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From Adviser Guide: Back Office Systems

Q: How important is an all-in-one system?

It can be extremely valuable but there needs to be some important tinkering if advisers want to avoid compromising quality.

By Oliver Haill | Published Sep 13, 2012 | comments

Installing an all-encompassing back office system can be incredibly useful for advisory firms, providing a single point of contact for all operational aspects of the business, integrating with other tools and giving a single view of all aspects of the business, including client management.

Nobody said it was going to be easy, however. There are limitations to this ideal standard, cautions Steve Billingham, owner and director of Steve Billingham Consulting.

“One of the biggest frustrations for IFA businesses is the need to double handle data due to ‘multi-system chaos’.

“Whilst there are tremendous ‘all in one’ solutions out there, such as Marketo, Infusionsoft and Hubspot, these are not designed specifically for an advisory business. They can be adapted but there’s a lot of work - and therefore cost - in getting there.”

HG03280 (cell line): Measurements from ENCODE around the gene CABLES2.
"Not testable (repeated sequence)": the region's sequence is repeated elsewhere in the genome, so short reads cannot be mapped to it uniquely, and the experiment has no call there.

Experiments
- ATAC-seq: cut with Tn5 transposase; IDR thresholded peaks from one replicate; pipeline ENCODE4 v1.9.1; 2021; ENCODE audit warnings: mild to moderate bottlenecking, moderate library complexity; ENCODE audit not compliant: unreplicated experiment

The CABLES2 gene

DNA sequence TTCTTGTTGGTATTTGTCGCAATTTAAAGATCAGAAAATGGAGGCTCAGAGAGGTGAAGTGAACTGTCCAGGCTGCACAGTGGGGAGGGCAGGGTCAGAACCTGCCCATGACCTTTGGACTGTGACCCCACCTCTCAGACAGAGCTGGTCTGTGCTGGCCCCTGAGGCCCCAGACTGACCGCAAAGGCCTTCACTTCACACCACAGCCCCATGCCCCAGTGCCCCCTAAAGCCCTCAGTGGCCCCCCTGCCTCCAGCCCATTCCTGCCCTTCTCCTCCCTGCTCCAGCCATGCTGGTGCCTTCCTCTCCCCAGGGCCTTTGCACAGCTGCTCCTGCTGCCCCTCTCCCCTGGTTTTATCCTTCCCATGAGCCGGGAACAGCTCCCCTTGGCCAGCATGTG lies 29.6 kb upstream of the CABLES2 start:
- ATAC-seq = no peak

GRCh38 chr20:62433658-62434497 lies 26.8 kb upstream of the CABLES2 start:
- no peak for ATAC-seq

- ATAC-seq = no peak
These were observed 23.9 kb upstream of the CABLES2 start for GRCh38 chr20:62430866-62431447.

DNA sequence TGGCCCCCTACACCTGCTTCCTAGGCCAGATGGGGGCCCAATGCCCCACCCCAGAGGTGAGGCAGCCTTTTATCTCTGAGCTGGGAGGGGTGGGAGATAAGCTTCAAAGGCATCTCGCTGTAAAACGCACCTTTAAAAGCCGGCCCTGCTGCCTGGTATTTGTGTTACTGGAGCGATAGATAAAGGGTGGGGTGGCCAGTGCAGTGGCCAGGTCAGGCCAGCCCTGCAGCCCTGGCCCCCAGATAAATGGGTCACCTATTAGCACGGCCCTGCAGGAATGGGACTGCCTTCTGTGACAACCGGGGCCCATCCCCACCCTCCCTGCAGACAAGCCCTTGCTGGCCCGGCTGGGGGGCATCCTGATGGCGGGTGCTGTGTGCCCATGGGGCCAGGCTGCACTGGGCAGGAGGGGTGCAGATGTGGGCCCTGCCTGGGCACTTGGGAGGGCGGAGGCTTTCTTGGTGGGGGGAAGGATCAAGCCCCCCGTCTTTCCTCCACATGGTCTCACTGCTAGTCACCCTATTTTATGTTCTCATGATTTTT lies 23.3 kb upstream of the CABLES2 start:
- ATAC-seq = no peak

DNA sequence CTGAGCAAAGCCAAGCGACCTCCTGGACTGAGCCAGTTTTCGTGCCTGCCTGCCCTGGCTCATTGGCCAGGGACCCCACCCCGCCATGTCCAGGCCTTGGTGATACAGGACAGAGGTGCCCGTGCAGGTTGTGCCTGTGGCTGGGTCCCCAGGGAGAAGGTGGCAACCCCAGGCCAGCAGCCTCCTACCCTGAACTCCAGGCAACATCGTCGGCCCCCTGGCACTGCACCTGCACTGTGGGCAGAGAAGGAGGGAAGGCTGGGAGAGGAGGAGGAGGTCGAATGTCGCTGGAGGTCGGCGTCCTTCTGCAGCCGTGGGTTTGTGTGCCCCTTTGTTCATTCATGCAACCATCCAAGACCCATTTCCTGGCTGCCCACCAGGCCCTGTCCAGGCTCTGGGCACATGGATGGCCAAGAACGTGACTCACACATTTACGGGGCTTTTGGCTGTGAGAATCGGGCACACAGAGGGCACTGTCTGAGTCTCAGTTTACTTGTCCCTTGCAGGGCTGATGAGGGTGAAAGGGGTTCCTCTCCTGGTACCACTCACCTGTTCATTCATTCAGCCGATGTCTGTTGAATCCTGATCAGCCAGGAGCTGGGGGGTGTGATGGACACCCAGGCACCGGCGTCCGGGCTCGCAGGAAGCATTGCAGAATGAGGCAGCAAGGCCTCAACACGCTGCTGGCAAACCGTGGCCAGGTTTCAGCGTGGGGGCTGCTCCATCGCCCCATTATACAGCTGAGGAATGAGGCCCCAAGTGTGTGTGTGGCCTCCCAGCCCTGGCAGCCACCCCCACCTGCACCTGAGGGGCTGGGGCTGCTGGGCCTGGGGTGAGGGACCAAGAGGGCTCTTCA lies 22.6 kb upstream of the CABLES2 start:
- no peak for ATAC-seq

Sue Nutall, owner and lead consultant at Jacana, says this work is not so arduous if you know what you’re after.

“Most of those on the market have some good points and also some not so good points.

“When looking to install a database for the first time, or if you are considering switching, you need to draw up your wish list. You should then match the list to the different products available and see which provides the most ticks.

“It is important that a system is flexible enough to fit your processes and procedures and has the ability to integrate with functionality it doesn’t itself provide.”

Many firms manage large parts of their business through one back-office system but rely on other tools, such as Microsoft Outlook, for management of activity and communications, complains Richard Stanton, sales manager at Time4Advice.

“[A back-office system should] provide a single point of contact for all operational aspects of the business, integrating with other tools such as Outlook, or document management systems where they add significant functionality and value, but giving a single view of all aspects of the business, including client management.

“Furthermore, where relevant, a back office should provide integration with the ability to record the output of best-of-breed third party tools to address the other aspects of a firm’s activity, such as financial planning.

“This allows a business to select the tools appropriate for their specific areas of business, client needs and preferences, without having to compromise on the selection of their business management systems.”

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